• [3] Events that allow stakeholders to exit their contractual obligations, beyond those typically found in loan agreements and contracts
    • [9] The SLCo PFS contract includes automatic termination events, presumptive termination events, and optional termination events.
    • [4] Means by which to mitigate risk that funding is not available for investor repayment
  • Investors

    • Senior Investor/ Lender and Total Senior Investment ($MM)
      Northern Trust; Ally Bank; QBE Insurance; The Reinvestment Fund ($3.6 total)
    • Subordinate Investor/ Lender and Total Subordinate Investment ($MM)
      Sorenson Impact Foundation; Sorenson Family Foundation ($0.8 total)
    • Deferred Fee Source and Total Deferred Fees ($MM)[Note 1]
      None
    • Recoverable Grant Source and Total Recoverable Grants($MM)[Note 2]
      None
    • Non-recoverable Grant Source and Total Non-recoverable Grants ($MM)[Note 3]
      Noorda Foundation; Miller Family Foundation; Nonprofit Finance Fund; Ally Bank; County Escrow ($1.26 total)
    • Guarantor and Guarantee ($MM) [Note 4]
      None
    • Illinois Dually-Involved Youth Project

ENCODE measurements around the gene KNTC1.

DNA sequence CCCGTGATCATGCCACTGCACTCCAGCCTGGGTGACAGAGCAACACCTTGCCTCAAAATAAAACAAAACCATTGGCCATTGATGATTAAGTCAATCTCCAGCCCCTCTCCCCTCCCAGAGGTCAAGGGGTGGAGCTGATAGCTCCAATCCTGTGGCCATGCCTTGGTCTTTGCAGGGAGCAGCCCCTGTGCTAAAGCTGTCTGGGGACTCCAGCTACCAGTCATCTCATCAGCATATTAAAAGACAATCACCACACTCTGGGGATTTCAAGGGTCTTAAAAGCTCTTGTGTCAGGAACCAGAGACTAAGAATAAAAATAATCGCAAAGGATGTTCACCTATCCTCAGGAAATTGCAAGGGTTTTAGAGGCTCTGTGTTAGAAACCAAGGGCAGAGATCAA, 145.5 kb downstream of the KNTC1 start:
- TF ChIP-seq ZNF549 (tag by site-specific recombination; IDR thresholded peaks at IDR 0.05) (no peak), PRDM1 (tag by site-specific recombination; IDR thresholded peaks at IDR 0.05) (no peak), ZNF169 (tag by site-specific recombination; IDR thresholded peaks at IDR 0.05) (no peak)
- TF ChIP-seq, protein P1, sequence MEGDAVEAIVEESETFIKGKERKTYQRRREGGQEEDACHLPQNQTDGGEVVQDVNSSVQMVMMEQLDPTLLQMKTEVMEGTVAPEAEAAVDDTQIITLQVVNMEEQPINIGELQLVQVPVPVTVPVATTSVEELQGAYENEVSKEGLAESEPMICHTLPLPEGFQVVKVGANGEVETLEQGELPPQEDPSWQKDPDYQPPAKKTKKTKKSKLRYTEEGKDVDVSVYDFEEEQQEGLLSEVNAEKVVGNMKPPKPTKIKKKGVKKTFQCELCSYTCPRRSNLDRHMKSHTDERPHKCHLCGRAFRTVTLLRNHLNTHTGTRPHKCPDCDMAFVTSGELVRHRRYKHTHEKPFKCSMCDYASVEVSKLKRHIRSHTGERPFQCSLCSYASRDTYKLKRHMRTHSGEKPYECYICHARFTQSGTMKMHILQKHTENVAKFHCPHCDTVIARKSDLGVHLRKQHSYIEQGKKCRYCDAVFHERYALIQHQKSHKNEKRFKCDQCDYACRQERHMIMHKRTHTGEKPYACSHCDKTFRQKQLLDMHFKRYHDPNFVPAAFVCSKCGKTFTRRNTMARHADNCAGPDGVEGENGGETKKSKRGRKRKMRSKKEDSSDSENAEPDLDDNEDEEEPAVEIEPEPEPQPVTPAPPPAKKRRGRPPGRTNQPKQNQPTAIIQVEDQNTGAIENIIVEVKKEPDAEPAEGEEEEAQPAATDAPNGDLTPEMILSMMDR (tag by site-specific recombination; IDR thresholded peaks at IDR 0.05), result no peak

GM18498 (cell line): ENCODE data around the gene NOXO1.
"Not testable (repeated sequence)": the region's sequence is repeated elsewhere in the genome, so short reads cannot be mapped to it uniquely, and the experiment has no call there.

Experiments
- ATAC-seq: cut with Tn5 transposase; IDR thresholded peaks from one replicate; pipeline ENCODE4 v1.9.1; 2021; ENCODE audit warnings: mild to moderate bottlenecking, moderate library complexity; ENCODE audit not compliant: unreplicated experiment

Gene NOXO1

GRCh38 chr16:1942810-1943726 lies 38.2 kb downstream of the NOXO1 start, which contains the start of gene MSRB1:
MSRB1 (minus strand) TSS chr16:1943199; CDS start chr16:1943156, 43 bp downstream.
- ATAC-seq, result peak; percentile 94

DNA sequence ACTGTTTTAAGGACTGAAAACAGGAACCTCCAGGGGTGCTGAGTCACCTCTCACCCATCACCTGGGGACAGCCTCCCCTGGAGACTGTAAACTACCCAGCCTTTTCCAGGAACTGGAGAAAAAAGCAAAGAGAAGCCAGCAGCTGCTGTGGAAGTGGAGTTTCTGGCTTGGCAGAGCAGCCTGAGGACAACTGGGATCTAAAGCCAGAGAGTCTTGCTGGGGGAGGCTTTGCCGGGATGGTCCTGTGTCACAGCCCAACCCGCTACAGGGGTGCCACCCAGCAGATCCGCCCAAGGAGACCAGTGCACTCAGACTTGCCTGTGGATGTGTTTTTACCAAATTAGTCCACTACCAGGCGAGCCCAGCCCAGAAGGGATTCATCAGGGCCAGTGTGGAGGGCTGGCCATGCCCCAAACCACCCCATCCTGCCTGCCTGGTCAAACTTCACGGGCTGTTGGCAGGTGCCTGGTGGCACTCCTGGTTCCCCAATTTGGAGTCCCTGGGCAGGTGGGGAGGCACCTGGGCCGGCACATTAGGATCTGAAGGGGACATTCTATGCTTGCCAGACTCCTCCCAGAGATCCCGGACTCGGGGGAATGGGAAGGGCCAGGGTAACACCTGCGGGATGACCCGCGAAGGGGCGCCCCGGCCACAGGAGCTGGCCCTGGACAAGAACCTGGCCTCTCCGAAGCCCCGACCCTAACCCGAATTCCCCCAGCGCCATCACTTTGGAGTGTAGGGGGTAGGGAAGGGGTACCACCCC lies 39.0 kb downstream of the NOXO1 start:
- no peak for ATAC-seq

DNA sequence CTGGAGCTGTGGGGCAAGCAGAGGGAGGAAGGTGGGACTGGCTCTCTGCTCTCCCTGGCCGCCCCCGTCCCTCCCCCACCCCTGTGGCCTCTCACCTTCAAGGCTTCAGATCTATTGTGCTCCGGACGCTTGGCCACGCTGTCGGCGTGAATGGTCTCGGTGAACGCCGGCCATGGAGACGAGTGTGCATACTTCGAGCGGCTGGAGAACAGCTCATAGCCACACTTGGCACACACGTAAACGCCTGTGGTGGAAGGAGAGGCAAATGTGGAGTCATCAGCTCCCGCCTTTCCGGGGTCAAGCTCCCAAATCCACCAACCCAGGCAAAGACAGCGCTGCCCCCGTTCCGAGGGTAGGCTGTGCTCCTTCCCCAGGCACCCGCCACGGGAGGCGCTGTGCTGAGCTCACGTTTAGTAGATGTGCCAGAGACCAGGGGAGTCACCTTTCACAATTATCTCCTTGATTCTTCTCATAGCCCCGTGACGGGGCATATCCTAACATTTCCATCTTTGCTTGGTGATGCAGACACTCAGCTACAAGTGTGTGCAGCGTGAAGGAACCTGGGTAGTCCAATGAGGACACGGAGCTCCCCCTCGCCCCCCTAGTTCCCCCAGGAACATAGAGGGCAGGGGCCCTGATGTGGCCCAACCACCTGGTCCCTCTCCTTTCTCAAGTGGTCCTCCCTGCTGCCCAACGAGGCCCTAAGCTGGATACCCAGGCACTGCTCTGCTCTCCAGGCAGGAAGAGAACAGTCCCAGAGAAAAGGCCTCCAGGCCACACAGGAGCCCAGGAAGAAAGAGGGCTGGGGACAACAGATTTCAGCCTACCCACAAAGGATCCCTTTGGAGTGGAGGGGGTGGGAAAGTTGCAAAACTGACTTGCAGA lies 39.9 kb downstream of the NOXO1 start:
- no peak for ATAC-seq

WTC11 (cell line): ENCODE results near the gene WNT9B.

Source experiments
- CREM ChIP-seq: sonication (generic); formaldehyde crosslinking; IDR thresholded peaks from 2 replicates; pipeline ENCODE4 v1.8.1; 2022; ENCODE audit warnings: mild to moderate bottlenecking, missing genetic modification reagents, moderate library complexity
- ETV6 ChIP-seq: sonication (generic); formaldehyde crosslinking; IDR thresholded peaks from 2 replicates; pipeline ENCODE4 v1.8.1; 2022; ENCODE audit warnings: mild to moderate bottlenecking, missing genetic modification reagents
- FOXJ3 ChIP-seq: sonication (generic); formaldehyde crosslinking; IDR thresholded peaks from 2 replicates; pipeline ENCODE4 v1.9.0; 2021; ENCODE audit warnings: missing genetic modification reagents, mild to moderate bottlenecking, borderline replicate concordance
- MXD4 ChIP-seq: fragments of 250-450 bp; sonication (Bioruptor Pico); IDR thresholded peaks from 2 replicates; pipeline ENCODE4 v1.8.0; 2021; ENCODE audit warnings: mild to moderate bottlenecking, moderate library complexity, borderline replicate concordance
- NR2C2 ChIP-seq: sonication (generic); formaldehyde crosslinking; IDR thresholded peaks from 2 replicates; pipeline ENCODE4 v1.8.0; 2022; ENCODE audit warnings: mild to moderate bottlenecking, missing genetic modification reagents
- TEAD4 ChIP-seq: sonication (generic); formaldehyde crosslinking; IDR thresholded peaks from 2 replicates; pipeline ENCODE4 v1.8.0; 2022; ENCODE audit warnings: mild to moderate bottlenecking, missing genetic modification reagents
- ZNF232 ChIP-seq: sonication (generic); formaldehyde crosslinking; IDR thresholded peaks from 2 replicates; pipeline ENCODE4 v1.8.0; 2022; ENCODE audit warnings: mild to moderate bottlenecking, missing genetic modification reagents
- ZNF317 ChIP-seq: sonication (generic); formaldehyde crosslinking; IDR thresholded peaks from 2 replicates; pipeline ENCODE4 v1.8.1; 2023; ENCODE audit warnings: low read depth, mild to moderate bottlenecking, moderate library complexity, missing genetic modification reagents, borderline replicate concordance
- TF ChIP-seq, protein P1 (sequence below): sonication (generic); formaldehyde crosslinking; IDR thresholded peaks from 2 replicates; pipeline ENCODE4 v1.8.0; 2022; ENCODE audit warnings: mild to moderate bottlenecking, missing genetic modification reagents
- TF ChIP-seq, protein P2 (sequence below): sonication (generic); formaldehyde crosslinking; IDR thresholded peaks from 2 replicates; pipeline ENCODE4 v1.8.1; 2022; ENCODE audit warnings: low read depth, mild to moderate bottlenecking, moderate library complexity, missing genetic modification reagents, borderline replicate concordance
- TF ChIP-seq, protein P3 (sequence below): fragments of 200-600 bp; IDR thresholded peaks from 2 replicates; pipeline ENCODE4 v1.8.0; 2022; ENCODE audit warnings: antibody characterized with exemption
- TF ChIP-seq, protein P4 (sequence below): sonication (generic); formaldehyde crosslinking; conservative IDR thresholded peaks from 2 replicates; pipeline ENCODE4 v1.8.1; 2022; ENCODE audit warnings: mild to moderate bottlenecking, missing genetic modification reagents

• [1] Deferred fees are delayed payments for the services provided by service providers, transaction coordinators and/or project managers. Deferred fees are one way of structuring projects so that more stakeholders have a financial interest in ensuring project success.
    • [2]Philanthropies can use either their regular grant making protocols, or protocols for program-related investments (PRIs), to contribute to PFS capital stacks. If a foundation does not use a PRI, their investment may be structured as either a loan or a recoverable grant. The distinction between the two is in the expectation of repayment. A loan, even if from a philanthropic source, is expected to be repaid, and structured accordingly. A recoverable grant does not bear the same expectation of repayment.
    • [3] Non-recoverable grants are traditional grants contributed to capital stacks; if the project is successful and generates full repayment, the non-recoverable grants can remain with the service provider or project manager, or be recycled by the original funder.
  • Basic Repayment Structure

    • Initial Investment ($Millions)
      5.3
    • Maximum Repayment Funds Committed by Payor ($Millions)